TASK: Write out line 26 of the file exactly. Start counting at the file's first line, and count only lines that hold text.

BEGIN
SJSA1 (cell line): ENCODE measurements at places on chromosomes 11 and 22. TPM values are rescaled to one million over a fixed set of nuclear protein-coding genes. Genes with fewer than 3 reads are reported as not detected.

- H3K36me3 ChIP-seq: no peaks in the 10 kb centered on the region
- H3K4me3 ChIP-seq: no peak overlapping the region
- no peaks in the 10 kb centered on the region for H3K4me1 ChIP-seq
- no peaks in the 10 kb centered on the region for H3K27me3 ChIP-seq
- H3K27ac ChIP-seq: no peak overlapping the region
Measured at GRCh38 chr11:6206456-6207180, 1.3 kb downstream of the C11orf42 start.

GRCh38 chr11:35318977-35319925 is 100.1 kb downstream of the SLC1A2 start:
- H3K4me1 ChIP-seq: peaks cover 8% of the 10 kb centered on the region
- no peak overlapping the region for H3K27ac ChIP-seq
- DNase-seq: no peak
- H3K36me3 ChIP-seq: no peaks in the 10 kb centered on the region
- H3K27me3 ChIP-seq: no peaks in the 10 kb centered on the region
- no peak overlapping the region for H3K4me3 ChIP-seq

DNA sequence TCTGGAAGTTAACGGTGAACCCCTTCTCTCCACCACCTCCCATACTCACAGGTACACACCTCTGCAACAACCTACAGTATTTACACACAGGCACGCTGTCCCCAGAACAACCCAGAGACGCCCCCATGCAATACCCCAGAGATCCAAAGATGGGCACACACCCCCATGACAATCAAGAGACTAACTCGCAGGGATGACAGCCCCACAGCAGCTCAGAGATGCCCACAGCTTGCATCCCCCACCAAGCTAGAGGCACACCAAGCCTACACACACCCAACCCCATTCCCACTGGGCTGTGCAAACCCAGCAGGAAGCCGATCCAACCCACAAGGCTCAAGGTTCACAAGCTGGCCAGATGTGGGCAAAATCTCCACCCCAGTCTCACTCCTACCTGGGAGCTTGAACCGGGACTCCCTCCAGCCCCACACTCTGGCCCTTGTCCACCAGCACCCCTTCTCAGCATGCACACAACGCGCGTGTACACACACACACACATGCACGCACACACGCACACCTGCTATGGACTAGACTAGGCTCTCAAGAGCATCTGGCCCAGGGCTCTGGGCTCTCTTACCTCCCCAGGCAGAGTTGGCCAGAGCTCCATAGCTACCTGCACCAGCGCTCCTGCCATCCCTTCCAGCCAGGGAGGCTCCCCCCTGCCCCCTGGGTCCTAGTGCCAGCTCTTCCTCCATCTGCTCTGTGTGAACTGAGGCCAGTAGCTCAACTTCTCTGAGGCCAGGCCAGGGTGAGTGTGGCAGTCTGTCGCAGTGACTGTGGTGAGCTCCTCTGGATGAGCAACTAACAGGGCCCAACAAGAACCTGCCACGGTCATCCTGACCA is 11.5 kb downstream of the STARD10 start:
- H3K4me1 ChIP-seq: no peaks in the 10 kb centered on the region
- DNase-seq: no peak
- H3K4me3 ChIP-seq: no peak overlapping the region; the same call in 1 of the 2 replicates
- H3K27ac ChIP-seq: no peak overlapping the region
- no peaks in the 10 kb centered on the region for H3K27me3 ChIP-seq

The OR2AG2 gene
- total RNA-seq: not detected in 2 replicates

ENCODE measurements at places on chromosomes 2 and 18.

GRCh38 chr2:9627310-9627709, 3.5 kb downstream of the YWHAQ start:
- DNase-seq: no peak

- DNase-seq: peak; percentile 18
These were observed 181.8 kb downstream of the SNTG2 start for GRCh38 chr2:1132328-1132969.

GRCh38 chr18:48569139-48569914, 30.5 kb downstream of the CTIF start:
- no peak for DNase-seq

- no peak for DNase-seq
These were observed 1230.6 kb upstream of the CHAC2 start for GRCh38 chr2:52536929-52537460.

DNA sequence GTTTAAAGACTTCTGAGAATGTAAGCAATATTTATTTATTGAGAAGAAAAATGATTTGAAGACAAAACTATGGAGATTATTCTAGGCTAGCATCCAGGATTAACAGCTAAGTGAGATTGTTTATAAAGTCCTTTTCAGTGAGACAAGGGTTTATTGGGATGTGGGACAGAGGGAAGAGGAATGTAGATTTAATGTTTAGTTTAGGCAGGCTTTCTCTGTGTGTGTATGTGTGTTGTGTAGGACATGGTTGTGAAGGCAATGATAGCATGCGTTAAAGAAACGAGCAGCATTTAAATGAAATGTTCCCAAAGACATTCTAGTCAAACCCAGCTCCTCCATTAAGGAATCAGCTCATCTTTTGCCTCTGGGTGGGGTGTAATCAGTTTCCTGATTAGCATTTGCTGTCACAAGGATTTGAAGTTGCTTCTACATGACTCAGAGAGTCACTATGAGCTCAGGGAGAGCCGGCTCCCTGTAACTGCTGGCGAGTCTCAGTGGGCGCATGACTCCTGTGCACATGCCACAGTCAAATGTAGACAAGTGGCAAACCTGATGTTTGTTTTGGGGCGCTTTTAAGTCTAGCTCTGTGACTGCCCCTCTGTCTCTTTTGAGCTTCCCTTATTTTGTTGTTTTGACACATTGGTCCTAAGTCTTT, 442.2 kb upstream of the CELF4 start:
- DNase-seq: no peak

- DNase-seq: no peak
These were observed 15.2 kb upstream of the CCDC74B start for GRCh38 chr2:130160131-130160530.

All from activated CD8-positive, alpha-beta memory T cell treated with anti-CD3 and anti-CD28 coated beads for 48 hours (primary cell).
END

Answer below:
- DNase-seq: peak; percentile 18